Search games with little treats are a great joy for the little ball of fur.
The little dogs also love to play and romp around with balls and other throwing toys.
With patience and consequence the four-legged friends learn tricks and stunts.
If he does not get enough occupation, the funky dog can become a yapper or start to destroy the furniture.
Even if he doesn’t look like that, the Maltese is a real dog who is happy about any kind of occupation.
If you would like to keep your dog occupied on a professional level, you can do dog sports with him.
However, you should not overburden him, but you can try small exercises with Agility or Dog Dance.
Is the Morkie right for me?
The Morkie is a wonderful companion! He is intelligent, friendly, gentle and sociable and with good socialization and training he is sure to get along with everybody.
Nevertheless, it is important to know that Morkie is a very small dog who can suffer a number of injuries if handled too roughly.
And although he is adaptable in most domestic environments, this may not be the best choice for children with very young children or other, larger domestic dogs who are a bit more awkward.
Also, the Morkie is an indoor dog and should not be left outside unattended.
Because of its small size, it could easily get into small rooms or be seen as prey by larger animals.
The ideal home type for a Morkie is a family that is often at home or has a flexible work schedule and can spend a lot of time with this dog.
Choosing a Morkie puppy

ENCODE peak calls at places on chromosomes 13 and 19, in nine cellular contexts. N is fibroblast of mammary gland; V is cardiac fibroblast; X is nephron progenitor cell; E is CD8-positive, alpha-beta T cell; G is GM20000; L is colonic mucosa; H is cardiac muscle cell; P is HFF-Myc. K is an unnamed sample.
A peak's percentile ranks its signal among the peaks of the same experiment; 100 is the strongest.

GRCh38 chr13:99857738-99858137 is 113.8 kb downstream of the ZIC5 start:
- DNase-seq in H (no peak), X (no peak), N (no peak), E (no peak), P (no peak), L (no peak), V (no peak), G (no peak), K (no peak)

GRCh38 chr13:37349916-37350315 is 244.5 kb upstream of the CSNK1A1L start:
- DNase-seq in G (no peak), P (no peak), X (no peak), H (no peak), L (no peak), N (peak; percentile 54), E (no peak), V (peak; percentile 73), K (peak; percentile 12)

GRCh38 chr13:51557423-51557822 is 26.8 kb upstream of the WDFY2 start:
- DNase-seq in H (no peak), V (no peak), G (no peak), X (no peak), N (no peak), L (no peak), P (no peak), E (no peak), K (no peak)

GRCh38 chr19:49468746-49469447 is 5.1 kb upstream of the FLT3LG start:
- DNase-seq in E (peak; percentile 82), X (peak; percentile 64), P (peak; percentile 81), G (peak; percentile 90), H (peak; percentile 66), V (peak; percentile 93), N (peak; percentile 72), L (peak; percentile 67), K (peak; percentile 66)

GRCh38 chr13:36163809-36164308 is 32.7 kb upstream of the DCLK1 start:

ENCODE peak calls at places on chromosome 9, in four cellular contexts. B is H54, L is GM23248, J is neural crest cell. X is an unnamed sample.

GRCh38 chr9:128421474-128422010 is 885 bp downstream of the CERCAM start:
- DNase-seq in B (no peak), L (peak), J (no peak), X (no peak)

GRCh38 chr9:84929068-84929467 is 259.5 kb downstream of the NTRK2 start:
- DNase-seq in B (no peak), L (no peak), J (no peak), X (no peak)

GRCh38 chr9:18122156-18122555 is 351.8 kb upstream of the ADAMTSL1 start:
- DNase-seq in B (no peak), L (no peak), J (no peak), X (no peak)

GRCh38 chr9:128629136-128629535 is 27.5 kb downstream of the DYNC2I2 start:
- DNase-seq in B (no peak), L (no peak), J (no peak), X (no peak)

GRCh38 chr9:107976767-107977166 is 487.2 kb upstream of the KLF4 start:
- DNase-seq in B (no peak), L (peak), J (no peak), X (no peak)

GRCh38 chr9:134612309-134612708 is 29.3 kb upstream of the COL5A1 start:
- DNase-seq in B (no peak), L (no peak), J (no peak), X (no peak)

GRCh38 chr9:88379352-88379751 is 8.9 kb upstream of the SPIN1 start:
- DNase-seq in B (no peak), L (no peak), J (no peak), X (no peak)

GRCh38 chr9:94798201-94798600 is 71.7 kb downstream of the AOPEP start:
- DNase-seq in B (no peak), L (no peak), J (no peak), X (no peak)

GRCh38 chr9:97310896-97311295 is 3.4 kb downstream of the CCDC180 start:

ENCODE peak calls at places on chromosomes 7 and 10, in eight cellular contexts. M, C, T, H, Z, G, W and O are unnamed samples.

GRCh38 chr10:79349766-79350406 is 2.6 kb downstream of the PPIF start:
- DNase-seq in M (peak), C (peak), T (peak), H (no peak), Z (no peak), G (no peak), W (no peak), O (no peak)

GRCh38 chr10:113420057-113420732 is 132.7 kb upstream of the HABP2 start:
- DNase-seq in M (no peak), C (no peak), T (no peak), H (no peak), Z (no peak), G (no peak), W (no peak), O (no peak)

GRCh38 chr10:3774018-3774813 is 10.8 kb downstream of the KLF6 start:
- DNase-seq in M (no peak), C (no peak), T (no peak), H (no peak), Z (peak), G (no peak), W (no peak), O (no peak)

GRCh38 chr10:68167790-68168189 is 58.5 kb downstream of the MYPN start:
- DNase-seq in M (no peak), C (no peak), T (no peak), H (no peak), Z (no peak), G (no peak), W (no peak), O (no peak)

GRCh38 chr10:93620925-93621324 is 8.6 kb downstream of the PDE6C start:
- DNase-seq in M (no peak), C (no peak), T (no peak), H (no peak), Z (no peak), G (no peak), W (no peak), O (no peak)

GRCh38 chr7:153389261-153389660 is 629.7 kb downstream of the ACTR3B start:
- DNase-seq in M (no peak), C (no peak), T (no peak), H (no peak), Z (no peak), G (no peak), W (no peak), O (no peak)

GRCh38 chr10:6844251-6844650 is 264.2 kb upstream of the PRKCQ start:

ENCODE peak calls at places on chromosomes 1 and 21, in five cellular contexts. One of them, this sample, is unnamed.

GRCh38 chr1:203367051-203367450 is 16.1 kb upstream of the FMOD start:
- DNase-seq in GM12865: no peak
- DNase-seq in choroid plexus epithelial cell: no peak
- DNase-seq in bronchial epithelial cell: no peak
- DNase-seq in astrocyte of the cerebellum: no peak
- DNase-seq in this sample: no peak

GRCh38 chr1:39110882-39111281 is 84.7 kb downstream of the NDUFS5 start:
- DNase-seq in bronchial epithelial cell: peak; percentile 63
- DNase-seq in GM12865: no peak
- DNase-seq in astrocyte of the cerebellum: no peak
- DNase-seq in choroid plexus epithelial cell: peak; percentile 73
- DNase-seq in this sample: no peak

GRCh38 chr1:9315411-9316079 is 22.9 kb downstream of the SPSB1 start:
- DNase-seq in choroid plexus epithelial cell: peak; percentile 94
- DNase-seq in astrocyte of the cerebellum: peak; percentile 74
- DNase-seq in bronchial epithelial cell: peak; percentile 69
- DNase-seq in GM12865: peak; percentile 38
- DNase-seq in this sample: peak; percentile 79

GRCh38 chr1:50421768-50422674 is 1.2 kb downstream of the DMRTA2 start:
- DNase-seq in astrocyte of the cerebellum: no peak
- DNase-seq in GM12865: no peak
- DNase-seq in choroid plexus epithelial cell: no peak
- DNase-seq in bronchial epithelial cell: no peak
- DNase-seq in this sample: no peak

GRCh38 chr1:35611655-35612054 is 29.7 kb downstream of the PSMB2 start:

What is a Morkie Puppy compared to Morkie Poo puppies?
The Morkie is the offspring of the Maltese and the Yorkie, while a Morkie Poo will be a mixture of Maltese, Yorkie and Poodle.
If you are hunting for a Morkie, it is important to pay attention to this.
There are a number of Morkie crosses, and if you want the plain and simple Morkie, make sure you get it right.
But what else should you pay attention to when you look at the information about Morkie puppies?
Well, for beginners we think you should consider your sources.
Choosing a Morkie breeder
Make sure that you either go through reputable breeders who understand the importance of screening, or go through reputable animal shelters if you are planning a rescue.
Most Morkie breeders charge between $500 and over $1,000 for a Morkie puppy.
Renowned breeders can provide you with certificates that prove that their puppies are healthy.
Morkie rescues are usually a fraction of the breeder’s price, which will run you anywhere from $50 to $100.
Many rescues also cover the initial vet fee for your Morkie dog.
Whichever route you choose, remember, research and patience are the key to finding the healthiest Morkie!
The Morkie in short
The tiny Morkie is an unlikely mixture of warm and sunny Malta and cool Yorkshire.
This mongrel dog has excellent qualities for the lap dog on both sides of his pedigree.
His personality may not be completely predictable, but his companionship is guaranteed.
He might try a little harder to train than some other dogs, and his tiny bones are fragile, so this pint-sized buddy is often the best in all-adult households.
When you meet your breeder, pay special attention to the health problems that affect both Maltese and Yorkshire Terrier dogs. Good luck!
Interesting and worth knowing
The Maltese was already very popular with aristocrats and celebrities in ancient times and this has not changed over the years.
True icons like Marilyn Monroe, Frank Sinatra and Elvis Presley owned a representative of the breed.
Even today’s celebrities like Ashton Kutcher, Halle Berry and Desperate Housewives star Eva Longoria own one or more cute Maltis.
Many celebrities had their picture taken with the little Maltese bitch named Lucky Diamond.
She even got an entry in the Guinness Book of Records as the most frequently photographed animal in the world with celebrities.
The pretty Maltese lady took a proud 363 photos with actors, presidents, singers, billionaires and other dazzling personalities.
The richest dog that ever lived was the Malti lady “Trouble”.
In 2007 she inherited a proud twelve million dollars from her mistress Leona Helmsley.
She was able to spend the rest of her dog’s life in a noble hotel in Florida and crossed the Rainbow Bridge in 2010 at the age of twelve.